What do politics and programming languages have in common?
This is a blog entry about programming languages, but I’m going to start out talking about politics.
Trigger Words in Politics
I’m currently volunteering for the Barack Obama campaign for president in the United States. If there’s a single thing one learns quickly in politics, it’s this: ideas themselves matter a lot less than getting people to remember them. It’s sad, because people who care about the important problems facing the government veritably thrive on those ideas. But the other 90% of people who ultimately make the decision in the end will have trouble just keeping straight who says what.
The solution: trigger words. Candidates express their ideas, but they always attach a word or short phrase. The word or phrase is far too short to ever really capture any idea worth its salt; but it’s what people will remember. So Barack Obama talks about “the politics of hope.” He says “change” a lot. And a good number of people will know that Barack advocates “a politics of hope” and “change” without being able to tell you what that actually means. The words, in fact, act as a kind of subconscious repository of those ideas that people don’t mention anyway. When Barack talks about the need to respect the dignity of people around the world instead of barricading against them as potential terrorists, he throws in the phrase “politics of hope,” and people add that to the ideas they associate with the phrase. When he talks about banishing corporate lobbyists from the White House, or refers to his legislative work to stop unseemly relationships between members of Congress and lobbyists, he says “change” and this gets added to the meaning of change. People remember the good feelings they had when they heard these terms before.
Of course, two can play at that game. Since “the politics of hope” is in the end a vague term with very little meaning, it’s open for twisting and manipulation. So it happens that, every time Barack Obama says he doesn’t think something will work, or that something is a bad idea, the response from other campaigns is “what happened to the politics of hope, eh Barack?” And now that Barack did very well in the Iowa caucus, other candidates are scrambling to stand for “change”… but one notable exception, most of them are not talking about lobbyists and centers of political power, but rather about their own pet issues. So it happens that one can have a spirited debate over trigger words without ever touching on actual policy differences. Yet, one must defend one’s trigger words. It would be ridiculous for Barack to respond that change and the politics of hope are just words and let’s forget them all; because those words are the repository of people’s good will toward the whole campaign.
Okay, yeah. I promised this was about programming languages. Here we go.
Trigger Words in Programming
So it was in this context that I came across a discussion across several blogs, including here and here. I tend to agree with these authors and most issues, but I have to object that they are throwing a trigger word under the bus in the process, and that’s a serious mistake. That word is “intuitive”.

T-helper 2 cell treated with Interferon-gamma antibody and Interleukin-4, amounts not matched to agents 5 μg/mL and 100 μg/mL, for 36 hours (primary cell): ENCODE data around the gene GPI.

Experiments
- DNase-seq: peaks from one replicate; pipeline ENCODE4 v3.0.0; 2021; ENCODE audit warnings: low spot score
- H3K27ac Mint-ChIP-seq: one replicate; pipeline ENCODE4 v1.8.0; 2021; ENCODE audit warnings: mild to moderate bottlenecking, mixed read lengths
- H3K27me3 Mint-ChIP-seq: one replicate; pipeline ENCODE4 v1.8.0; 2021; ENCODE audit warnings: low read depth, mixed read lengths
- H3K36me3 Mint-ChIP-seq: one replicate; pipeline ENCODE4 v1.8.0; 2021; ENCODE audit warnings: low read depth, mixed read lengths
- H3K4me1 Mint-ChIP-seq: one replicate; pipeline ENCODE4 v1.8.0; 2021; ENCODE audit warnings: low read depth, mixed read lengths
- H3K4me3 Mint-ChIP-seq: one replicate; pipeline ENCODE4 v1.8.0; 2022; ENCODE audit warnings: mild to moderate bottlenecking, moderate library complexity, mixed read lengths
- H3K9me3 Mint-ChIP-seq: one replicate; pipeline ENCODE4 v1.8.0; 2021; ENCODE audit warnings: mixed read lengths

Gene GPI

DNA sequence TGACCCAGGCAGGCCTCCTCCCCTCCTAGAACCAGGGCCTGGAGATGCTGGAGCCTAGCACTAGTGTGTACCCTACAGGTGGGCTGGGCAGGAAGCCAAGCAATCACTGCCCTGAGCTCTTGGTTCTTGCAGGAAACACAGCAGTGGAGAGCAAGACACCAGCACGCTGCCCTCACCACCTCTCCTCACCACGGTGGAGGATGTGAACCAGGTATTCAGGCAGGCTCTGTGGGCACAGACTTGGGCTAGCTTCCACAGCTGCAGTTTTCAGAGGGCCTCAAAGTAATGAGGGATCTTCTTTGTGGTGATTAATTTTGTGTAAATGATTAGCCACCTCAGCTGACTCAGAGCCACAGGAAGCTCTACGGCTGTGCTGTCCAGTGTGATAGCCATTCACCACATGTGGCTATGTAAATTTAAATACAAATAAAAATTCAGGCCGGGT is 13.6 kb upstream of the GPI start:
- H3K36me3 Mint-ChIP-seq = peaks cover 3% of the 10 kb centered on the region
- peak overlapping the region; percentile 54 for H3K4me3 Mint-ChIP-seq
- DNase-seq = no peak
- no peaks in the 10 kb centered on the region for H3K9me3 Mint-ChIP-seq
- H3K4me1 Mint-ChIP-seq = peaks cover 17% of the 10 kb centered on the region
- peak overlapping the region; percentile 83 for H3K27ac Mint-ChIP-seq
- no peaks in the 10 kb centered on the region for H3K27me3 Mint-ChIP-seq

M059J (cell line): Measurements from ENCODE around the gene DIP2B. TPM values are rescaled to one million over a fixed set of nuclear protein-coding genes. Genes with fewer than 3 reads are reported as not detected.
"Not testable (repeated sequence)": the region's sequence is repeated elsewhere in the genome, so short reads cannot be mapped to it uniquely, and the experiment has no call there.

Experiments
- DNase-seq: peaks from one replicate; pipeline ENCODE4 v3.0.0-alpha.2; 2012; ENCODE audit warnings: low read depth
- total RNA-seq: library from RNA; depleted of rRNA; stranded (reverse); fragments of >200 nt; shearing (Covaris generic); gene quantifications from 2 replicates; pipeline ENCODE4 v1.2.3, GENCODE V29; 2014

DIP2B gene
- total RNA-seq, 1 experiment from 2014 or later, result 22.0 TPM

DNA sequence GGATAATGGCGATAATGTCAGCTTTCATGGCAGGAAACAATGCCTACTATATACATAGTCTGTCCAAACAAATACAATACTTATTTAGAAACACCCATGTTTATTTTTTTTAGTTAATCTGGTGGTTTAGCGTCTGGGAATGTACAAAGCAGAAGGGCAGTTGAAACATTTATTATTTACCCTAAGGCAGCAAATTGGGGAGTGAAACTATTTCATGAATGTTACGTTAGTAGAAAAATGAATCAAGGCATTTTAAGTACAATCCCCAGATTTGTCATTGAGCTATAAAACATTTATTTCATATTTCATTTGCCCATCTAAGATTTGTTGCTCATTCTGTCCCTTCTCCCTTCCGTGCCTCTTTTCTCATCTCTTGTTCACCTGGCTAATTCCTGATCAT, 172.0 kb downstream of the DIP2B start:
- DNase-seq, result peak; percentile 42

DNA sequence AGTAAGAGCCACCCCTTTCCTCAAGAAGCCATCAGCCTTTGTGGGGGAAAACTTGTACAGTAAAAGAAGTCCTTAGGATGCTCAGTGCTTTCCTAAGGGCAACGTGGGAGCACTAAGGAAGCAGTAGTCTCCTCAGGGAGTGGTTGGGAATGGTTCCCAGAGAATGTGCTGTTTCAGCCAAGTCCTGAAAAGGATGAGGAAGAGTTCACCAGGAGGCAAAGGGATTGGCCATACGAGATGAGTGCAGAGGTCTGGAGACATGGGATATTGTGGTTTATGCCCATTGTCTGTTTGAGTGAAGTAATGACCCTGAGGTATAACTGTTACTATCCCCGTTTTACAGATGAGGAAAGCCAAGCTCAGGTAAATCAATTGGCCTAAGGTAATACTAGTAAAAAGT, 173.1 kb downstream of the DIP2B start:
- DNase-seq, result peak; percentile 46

Yes, intuitive is basically a trigger word. People have seen languages where you have to keep looking everything up in a reference manual, or else memorize large amounts of information (e.g., Visual Basic). And people have seen languages where things just seem to make sense (insert favorite language here). And they prefer the latter kind of language, which is widely identified as being intuitive. It’s a mistake to say that “intuitive” means familiar. If anything, it means something a little closer to elegant; but I’d go for a new phrase I’m about to invent. Intuitive means idea-efficient. It means that there exists a small set of ideas whose straight-forward application can lead to good solutions to a large set of problems. The principle of least surprise is, therefore, certainly a part of it. So is the central design principle of Scheme, that “Programming languages should be designed not by piling
feature on top of feature, but by removing the weaknesses and restrictions that make additional features appear necessary.” In the end, though, the exact meaning of the word is something that’s experienced, not explained. And that’s why the word itself is of such value; because I don’t want to rewrite this paragraph every time I want to mention the concept of an intuitive language.
Calling something unintuitive simply because it’s unfamiliar is a lot like saying, “What ever happened to the politics of hope, eh Barack?” And responding that intuitiveness is overrated is a lot like responding with, “The politics of hope doesn’t matter, after all.”
So that’s my plea. Respect the idea of an intuitive language. Defend it, and point out that it doesn’t mean “familiar.” Otherwise, we’re throwing away experience that could lead people to make wiser decisions about their tools.